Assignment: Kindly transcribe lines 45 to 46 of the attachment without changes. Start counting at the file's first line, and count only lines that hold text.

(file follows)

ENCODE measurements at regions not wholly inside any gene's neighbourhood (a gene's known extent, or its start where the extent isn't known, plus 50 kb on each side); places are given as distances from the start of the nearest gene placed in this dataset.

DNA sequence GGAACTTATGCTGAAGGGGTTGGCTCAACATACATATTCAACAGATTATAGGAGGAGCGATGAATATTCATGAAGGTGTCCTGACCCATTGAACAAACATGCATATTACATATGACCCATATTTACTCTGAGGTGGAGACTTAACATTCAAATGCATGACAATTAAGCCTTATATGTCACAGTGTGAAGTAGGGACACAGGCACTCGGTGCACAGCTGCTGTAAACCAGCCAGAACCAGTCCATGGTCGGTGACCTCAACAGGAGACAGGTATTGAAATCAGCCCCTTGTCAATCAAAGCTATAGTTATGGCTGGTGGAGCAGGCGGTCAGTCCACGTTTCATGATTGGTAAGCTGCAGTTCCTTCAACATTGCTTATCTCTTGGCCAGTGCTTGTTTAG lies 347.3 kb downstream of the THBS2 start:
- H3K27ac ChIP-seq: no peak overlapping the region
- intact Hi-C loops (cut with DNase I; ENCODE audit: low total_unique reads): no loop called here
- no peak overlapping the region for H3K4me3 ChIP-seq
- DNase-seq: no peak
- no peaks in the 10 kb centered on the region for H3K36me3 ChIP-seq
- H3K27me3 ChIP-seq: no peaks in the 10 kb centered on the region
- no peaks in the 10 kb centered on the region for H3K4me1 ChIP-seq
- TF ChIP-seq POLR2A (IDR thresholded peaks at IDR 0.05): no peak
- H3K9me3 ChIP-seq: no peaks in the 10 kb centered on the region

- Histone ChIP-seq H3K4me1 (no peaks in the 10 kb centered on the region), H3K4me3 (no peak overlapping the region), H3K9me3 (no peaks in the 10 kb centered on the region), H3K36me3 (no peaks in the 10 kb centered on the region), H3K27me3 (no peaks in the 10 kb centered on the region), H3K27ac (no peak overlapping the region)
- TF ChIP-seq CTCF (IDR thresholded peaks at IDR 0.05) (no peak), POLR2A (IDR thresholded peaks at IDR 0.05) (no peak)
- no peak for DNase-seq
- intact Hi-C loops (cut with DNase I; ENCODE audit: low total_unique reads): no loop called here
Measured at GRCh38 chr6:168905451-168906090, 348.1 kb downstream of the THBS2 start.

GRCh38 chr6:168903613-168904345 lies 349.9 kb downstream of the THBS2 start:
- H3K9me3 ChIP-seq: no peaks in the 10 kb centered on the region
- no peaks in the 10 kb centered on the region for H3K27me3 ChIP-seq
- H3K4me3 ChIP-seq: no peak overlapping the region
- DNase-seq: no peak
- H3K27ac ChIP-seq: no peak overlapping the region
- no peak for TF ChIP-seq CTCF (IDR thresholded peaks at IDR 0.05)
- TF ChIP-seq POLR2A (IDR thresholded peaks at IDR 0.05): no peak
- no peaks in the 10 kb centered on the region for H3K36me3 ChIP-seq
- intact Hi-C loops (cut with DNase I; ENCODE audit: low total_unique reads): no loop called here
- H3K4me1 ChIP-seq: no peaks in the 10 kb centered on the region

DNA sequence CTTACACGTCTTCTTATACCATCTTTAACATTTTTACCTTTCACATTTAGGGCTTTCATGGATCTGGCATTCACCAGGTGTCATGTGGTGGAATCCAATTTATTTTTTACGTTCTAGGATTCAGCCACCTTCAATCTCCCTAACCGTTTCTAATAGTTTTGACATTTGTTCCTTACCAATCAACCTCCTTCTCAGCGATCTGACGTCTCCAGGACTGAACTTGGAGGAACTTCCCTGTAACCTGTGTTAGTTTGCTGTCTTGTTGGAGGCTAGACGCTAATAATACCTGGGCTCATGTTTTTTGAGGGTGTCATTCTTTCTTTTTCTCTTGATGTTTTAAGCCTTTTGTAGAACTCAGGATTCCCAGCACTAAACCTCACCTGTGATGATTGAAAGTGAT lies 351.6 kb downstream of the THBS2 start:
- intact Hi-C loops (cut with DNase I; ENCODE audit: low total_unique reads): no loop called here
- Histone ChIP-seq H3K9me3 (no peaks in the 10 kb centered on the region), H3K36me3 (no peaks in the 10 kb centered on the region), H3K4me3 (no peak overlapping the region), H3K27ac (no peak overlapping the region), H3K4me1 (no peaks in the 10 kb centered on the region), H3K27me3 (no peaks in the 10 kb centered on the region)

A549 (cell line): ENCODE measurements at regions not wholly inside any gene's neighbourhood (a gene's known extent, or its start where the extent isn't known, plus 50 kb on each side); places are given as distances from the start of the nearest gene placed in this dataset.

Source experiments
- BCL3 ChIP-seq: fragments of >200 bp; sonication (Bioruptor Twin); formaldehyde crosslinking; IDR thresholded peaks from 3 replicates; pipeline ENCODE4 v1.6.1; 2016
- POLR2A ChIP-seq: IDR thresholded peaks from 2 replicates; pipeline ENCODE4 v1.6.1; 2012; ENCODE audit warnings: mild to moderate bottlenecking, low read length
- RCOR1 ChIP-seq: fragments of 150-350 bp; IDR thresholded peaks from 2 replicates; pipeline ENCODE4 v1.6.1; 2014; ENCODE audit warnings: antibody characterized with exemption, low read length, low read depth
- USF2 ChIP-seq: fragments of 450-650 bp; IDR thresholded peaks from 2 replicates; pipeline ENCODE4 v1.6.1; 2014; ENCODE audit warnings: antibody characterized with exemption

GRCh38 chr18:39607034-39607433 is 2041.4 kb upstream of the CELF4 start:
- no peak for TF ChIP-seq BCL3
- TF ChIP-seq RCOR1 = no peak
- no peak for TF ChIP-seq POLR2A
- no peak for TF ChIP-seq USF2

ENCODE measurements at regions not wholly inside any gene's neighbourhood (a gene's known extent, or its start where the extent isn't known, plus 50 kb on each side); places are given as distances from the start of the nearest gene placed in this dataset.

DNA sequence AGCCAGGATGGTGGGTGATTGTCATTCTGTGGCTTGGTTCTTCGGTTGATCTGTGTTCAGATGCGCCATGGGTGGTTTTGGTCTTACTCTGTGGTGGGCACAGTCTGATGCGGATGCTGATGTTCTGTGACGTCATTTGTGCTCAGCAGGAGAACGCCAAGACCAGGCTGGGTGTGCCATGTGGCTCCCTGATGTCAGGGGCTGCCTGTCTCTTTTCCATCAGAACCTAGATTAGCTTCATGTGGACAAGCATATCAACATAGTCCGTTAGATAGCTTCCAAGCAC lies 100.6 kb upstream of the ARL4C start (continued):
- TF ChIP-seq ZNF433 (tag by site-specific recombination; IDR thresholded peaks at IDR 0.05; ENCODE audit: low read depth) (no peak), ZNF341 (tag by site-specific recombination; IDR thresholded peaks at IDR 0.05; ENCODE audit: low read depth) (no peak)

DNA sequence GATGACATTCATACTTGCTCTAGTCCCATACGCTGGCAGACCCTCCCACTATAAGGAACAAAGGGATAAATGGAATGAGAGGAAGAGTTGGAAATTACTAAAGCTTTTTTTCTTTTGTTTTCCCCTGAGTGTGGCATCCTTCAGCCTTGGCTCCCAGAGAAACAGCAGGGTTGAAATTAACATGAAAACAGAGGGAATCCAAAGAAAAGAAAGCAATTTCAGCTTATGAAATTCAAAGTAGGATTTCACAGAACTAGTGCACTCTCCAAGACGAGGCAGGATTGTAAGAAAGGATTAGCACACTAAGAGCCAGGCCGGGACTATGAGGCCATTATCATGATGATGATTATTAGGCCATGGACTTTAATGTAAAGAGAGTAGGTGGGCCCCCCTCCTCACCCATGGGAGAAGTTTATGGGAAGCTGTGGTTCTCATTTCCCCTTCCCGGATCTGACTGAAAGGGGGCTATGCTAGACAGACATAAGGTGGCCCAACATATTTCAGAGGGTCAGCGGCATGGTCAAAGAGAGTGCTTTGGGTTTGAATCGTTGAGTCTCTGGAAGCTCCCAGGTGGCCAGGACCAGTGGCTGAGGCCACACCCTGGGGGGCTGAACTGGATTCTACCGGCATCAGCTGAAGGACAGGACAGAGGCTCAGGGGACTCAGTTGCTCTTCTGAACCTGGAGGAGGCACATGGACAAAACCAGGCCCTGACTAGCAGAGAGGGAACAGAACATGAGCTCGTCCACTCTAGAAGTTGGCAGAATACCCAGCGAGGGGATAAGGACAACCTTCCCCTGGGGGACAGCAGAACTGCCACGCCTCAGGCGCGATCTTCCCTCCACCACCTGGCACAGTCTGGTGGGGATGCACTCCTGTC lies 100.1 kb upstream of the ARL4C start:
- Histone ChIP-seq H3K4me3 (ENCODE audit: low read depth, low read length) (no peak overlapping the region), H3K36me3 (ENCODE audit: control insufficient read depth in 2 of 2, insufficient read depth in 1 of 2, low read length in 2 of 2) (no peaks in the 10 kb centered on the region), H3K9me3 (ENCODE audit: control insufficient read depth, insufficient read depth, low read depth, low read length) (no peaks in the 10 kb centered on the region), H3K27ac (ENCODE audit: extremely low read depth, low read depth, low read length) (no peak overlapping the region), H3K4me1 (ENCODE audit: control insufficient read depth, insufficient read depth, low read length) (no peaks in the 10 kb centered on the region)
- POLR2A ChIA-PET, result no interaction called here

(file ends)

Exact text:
DNA sequence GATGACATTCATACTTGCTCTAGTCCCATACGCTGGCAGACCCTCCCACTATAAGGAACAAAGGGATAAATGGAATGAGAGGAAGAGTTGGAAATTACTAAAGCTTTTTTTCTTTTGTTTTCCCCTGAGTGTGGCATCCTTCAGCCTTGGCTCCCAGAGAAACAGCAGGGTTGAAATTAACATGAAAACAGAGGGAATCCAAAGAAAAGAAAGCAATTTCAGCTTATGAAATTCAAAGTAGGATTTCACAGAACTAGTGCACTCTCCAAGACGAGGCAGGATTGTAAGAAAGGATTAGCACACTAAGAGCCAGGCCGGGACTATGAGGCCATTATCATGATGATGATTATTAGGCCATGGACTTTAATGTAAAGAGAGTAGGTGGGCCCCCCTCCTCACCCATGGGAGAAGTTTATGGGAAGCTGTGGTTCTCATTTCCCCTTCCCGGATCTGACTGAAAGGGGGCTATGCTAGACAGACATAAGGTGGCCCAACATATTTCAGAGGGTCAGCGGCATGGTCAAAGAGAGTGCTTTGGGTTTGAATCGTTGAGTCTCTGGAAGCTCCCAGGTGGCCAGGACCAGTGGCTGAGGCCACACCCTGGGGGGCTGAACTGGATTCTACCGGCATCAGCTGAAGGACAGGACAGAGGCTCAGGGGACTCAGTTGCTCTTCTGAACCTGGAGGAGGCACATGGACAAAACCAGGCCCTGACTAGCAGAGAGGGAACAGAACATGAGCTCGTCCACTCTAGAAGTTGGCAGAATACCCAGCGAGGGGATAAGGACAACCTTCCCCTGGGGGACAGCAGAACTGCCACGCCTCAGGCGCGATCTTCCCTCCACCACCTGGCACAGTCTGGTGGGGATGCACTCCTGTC lies 100.1 kb upstream of the ARL4C start:
- Histone ChIP-seq H3K4me3 (ENCODE audit: low read depth, low read length) (no peak overlapping the region), H3K36me3 (ENCODE audit: control insufficient read depth in 2 of 2, insufficient read depth in 1 of 2, low read length in 2 of 2) (no peaks in the 10 kb centered on the region), H3K9me3 (ENCODE audit: control insufficient read depth, insufficient read depth, low read depth, low read length) (no peaks in the 10 kb centered on the region), H3K27ac (ENCODE audit: extremely low read depth, low read depth, low read length) (no peak overlapping the region), H3K4me1 (ENCODE audit: control insufficient read depth, insufficient read depth, low read length) (no peaks in the 10 kb centered on the region)